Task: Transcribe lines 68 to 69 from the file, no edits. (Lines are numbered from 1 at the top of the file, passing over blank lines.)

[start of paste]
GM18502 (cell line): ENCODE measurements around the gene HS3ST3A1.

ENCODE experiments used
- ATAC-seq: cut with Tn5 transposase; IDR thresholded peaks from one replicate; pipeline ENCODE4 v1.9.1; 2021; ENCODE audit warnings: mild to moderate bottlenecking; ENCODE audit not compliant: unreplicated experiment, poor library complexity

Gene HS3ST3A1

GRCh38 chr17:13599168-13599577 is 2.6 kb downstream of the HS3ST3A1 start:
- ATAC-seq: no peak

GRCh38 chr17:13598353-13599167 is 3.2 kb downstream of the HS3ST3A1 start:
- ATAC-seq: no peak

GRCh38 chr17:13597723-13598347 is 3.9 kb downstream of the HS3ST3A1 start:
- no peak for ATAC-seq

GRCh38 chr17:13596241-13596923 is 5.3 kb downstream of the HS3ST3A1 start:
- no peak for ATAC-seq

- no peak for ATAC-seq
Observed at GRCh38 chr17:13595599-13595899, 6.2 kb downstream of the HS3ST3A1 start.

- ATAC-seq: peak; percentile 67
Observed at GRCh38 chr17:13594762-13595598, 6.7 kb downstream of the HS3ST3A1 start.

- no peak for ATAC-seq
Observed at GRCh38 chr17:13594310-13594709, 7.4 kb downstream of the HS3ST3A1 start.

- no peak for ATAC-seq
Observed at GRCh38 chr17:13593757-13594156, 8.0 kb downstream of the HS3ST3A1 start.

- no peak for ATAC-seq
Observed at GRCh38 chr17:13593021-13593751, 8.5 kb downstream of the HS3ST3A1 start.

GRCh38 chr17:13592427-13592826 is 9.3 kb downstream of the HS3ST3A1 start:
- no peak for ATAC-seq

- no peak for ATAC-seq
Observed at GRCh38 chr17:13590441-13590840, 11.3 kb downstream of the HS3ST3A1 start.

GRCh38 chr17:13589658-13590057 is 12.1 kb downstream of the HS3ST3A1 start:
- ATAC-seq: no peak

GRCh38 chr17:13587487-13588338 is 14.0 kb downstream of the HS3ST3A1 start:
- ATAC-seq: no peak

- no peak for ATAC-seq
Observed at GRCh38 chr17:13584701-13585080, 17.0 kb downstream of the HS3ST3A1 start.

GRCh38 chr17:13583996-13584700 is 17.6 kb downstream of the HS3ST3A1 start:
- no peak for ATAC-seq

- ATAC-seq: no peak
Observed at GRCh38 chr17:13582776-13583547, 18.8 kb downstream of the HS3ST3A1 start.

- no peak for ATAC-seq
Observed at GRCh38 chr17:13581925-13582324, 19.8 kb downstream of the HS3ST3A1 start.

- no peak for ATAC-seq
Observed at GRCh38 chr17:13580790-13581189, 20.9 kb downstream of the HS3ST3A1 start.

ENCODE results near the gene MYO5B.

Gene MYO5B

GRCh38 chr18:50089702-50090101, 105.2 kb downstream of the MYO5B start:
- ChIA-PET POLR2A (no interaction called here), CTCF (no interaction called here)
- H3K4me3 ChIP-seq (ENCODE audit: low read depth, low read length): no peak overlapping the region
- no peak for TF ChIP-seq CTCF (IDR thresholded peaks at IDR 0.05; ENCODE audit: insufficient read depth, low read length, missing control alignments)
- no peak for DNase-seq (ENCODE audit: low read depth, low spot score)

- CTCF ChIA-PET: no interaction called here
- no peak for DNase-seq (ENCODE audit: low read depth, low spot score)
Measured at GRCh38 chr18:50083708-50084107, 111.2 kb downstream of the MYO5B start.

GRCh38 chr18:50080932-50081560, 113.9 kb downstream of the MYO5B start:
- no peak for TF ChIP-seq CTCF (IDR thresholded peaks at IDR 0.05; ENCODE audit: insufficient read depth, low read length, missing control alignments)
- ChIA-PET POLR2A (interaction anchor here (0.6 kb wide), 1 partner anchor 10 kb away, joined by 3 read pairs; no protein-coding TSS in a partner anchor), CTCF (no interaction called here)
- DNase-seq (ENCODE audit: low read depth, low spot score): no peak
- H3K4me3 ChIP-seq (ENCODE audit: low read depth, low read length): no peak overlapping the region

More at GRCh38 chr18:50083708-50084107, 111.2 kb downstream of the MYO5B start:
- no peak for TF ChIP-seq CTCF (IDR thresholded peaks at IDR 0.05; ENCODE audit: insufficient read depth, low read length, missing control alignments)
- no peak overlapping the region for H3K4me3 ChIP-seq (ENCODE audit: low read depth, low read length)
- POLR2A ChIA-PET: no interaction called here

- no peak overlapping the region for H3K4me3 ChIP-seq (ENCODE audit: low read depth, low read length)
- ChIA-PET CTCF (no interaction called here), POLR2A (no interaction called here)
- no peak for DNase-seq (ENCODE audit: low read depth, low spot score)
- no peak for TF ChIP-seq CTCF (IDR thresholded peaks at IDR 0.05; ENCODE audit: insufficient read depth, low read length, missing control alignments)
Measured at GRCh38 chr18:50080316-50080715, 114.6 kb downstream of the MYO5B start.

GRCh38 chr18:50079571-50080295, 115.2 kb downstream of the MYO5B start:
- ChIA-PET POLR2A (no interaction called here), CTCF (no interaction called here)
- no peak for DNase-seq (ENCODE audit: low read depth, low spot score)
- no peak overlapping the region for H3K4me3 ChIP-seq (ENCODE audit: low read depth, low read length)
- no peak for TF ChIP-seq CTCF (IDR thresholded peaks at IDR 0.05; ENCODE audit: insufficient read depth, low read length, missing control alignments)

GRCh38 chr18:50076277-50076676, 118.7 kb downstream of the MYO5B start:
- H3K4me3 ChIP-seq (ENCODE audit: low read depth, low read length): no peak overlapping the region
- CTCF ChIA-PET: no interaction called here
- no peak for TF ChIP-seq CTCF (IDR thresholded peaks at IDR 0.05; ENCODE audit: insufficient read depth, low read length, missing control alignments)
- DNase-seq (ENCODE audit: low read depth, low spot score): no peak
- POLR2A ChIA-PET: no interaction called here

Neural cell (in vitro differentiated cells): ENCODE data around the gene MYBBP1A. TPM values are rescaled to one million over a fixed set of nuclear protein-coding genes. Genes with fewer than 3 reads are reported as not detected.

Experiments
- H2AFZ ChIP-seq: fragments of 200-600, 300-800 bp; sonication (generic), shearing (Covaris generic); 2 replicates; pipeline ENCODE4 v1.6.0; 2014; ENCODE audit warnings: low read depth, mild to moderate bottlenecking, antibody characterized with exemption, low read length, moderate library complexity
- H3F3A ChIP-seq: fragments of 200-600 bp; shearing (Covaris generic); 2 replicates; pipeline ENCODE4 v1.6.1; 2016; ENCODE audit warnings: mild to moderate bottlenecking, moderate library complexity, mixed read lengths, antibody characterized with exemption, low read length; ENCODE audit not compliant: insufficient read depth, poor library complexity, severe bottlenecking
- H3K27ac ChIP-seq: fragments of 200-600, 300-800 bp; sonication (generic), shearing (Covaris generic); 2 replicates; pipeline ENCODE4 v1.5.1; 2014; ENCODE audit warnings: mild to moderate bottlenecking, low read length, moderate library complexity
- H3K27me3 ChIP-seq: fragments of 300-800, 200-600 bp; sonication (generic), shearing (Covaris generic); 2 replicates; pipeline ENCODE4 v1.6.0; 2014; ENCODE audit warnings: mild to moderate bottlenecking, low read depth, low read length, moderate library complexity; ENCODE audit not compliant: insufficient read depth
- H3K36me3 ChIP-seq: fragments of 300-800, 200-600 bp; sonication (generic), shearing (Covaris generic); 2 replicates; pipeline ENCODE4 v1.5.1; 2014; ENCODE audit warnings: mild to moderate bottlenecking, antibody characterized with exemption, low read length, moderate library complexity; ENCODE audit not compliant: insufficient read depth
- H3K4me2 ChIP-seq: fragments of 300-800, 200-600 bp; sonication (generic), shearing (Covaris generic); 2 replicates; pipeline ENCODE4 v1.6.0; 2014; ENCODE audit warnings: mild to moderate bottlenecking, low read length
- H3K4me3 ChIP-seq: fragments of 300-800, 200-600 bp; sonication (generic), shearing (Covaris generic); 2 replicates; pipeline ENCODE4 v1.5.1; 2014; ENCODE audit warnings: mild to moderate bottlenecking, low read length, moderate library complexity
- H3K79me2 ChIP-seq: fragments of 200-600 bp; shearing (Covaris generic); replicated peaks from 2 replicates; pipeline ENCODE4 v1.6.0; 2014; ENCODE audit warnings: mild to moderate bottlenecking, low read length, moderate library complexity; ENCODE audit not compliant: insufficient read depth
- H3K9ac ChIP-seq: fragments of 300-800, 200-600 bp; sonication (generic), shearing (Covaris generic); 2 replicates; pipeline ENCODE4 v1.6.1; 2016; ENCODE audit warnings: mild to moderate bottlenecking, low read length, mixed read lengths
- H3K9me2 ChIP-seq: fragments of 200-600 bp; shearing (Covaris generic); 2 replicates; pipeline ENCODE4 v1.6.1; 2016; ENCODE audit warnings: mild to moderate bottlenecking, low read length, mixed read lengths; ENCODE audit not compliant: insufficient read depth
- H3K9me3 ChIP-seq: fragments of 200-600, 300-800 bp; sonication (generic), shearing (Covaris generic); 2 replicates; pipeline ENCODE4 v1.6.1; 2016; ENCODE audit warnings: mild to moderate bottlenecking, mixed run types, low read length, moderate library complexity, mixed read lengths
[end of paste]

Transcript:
- no peak overlapping the region for H3K4me3 ChIP-seq (ENCODE audit: low read depth, low read length)
- no peak for TF ChIP-seq CTCF (IDR thresholded peaks at IDR 0.05; ENCODE audit: insufficient read depth, low read length, missing control alignments)